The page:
Mardi Gras Events 2017

Sydney Mardi Gras Photo

I have never been to the Mardi Gras in Sydney, Australia but this year will be my first year that I am going! I had a look online to find out the day it would begin and found out it’s just around the corner. The celebrations for the LGBTQI community would begin on the 17th of February till the 5th of March with over 80 amazing functions. That is two whole week of celebrations before the Sydney Gay and Lesbian Mardi Gras Parade 2017 which will begin on the 4th of March. Here is a list of just some of these amazing events:

Sydney Mardi Gras Photo
Photo: Sydney Mardi Gras
  • Mardi Gras FAIR DAY 2017: Mardi Gras fair day is first even that come on Sunday, February 19, 2017 and starts at 10 am till 8 pm at Bicentennial Park in Glebe. Fair day is one of the most-loved events in Sydney and attracts over than 80000 people. Also, you can enjoy all the entertainment such as dance at the lounge all day, the different selection of international cuisine while perusing wares from local community vendors and learning more stuff about LGBT community.
  • Koori Gras Exhibition: Koori Gras Exhibition falls on 21st of February 2017 to 26th February 2017 located at 107 Redfern Street in Redfern from 11.00am – 7.00pm. The exhibition is about shared stories and history nationwide for the first gay, lesbian, bisexual, transgender, sistergirl, brotherboy, intersex and queer community from their partners and families views.
  • Queer Warhol: Queer Warhol at Art Gallery of New South Wales Art Gallery falls on 25th February 2017 from 1:00pm ti 3:00pm.
  • EqualiTea Party: EqualiTea Party is a tea party brewing with ideas as the 2017 theme of equality gets poured through the tea strainer of discussion. It falls on the 26th of February 2017 at the Art Gallery of New South Wales from 1 pm till 3pm.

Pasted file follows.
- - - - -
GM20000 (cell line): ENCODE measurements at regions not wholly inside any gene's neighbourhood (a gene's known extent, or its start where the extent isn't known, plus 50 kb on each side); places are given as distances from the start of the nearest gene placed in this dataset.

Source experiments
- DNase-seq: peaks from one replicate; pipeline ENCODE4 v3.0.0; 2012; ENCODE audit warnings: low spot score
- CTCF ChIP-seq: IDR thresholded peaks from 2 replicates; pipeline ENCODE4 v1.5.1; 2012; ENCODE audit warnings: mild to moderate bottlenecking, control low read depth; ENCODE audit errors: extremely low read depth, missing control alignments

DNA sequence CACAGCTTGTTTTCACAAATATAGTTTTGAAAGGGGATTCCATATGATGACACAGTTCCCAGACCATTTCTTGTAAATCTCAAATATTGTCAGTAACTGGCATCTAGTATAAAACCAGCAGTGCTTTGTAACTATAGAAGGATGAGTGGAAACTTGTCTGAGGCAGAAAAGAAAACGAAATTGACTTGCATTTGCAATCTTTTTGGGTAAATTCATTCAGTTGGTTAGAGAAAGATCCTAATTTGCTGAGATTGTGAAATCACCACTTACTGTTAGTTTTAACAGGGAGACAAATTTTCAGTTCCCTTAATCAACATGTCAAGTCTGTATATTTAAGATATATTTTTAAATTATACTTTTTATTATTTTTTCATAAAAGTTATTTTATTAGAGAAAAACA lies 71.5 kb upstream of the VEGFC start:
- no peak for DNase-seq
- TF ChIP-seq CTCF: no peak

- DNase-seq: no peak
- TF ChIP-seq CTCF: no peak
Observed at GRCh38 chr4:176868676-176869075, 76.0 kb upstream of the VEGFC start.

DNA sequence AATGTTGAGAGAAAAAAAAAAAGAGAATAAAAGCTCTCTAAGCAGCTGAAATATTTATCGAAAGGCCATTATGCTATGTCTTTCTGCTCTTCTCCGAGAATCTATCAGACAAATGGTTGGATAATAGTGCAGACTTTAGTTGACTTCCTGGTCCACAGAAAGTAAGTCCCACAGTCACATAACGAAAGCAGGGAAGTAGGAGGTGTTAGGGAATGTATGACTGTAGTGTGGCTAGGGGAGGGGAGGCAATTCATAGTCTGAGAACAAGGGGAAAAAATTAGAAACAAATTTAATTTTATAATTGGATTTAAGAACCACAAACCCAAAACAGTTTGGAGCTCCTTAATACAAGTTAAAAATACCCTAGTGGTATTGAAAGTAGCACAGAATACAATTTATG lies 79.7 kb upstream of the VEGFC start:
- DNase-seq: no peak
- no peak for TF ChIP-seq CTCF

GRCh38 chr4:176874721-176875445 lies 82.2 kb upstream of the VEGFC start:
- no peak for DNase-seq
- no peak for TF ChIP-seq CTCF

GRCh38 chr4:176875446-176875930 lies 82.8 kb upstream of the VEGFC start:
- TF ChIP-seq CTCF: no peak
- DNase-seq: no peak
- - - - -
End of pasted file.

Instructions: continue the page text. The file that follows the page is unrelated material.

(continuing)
• Mardi Gras Pool Party: Mardi Gras Pool Party is one of the luxuries poolside venues every year for Mardi Gras. Falls on 27th of February from 2pm till 11pm at the Ivy Pool Club, George Street, Sydney. It has secret enclave of extravagance. It features gently swaying palm trees, private cabanas, high-end cocktails and pool side DJs, the Pool Club is the zenith of summertime glamour. Sexy lifeguards watch on you, I mean what more can you ask for. Unfortunately, all tickets have been sold out maybe next year guys.
  • Queer Art After Hours: Queer Art After Hours falls on 1st of March 2017 at Art Gallery of New South Wales from 6pm till 9pm. It is a celebration of Mardi Gras that is a free event with a bar and pop performance.
  • DIAMOND CLUB: Diamond Club falls on 4th of March 2017 at Taylor Square 195 Oxford St Darlinghurst from 6pm till 11.30pm. It makes Mardi Gras perfect with raised platforms plus access to a private bar, gourmet food, private bathrooms and party. There are DJs and no bustling crowds without stress. What else can you ask for?
  • Parade Sideshow: Parade Sideshow falls on Saturday, March 4, 2017 at Flinders St Darlinghurst NSW 2010 from 7pm till 11.30pm. Go to the Parade Sideshow If you are after good time and some of the most entertaining shows in the world. Rock up with you tickets to get access to bars, great food stalls, lives screens, bathrooms and seats so you won’t miss a moment of the action.
  • Sydney Gay and Lesbian Mardi Gras Parade 2017: Sydney Gay and Lesbian Mardi Gras Parade 2017 falls on Saturday, March the 4th at Oxford Street and Flinders Street Darlinghurst, NSW from 7pm till 11.30 pm. A lot of people from Australia and around the world to celebrate with pride. It brings the city to standstill with hundreds and thousands of people lining the streets in support of equality, pride with dazzling spectacle of sparkles and self-expression.
  • 2017 Mardi Gras Party: Mardi Gras Party is the biggest out of all the events with more than 12000 party goers from all the around the world will be there. From all the walks of life and all the world gathered to celebrate the acceptance and freedom of the LGBTQI. It falls on Sat, Mar 4, 2017 and Sun, Mar 5, 2017 at the Hordern Pavilion (Playbill Venues) Lang Road Moore Park, NSW, 2021 at 10pm till 8am. Don’t miss this event to party all night.
  • LANEWAY: Laneway is a farewell for Mardi Gras and falls after the big day (pride) Sunday Mar 5, 2017 2:00pm until Monday, Mar 6, 2017 1:00am at The Beresford Hotel 354 Bourke Street Surry Hills. Enjoy the live music, pop up drag shows, world class DJs and a diva. Also, powerhouse vocalist Peyton is visiting from Ibiza and Victorira Anthony, Haylenise and Amanda Louise is going to be the DJ.

Come on guys what are you waiting for, book you ticket ASAP and join us to celebrates and party all night long with us at the Mardi Gras Sydney Australia. Remember to have fun, stay safe and grab some sex toys.

 

About the Author: Majd is a consultant from Oh Zone Adult Lifestyle Centres

Sydney Mardi Gras History

Sydney Mardi Gras Parade